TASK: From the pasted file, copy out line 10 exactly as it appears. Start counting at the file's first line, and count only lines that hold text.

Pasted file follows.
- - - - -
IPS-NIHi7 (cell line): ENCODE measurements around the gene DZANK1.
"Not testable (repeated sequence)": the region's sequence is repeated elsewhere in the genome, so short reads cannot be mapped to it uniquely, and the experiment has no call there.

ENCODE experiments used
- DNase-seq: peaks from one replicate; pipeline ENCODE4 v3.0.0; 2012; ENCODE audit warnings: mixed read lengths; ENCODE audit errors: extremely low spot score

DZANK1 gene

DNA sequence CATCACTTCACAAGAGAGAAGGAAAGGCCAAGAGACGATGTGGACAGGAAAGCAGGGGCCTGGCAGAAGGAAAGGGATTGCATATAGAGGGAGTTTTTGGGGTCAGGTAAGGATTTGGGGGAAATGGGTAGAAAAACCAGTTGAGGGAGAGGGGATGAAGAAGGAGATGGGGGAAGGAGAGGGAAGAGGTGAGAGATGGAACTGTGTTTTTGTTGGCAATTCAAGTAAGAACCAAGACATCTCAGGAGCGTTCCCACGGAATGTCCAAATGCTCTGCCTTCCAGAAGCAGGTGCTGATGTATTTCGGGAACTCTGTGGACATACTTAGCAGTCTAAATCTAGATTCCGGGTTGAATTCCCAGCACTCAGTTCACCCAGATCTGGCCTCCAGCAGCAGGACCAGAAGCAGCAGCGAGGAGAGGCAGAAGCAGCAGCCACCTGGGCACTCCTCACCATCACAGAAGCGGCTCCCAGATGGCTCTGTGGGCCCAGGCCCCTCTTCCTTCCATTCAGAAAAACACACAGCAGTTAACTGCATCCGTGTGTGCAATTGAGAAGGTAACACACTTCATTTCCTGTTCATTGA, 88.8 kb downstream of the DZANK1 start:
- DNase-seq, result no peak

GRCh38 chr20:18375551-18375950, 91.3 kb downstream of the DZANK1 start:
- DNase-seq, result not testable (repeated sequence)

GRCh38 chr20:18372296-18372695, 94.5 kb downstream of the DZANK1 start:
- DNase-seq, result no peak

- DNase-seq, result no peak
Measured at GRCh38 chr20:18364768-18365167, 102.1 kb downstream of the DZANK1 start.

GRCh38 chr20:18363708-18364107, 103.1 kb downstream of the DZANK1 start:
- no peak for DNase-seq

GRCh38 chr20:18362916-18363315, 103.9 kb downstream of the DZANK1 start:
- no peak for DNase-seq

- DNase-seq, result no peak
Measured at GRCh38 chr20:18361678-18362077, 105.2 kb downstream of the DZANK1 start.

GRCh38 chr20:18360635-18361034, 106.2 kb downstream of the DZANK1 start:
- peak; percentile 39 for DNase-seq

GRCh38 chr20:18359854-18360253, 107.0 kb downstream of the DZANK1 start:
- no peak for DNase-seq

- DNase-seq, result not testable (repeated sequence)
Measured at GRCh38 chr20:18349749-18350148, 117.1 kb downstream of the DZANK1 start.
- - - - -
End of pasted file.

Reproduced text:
GRCh38 chr20:18372296-18372695, 94.5 kb downstream of the DZANK1 start: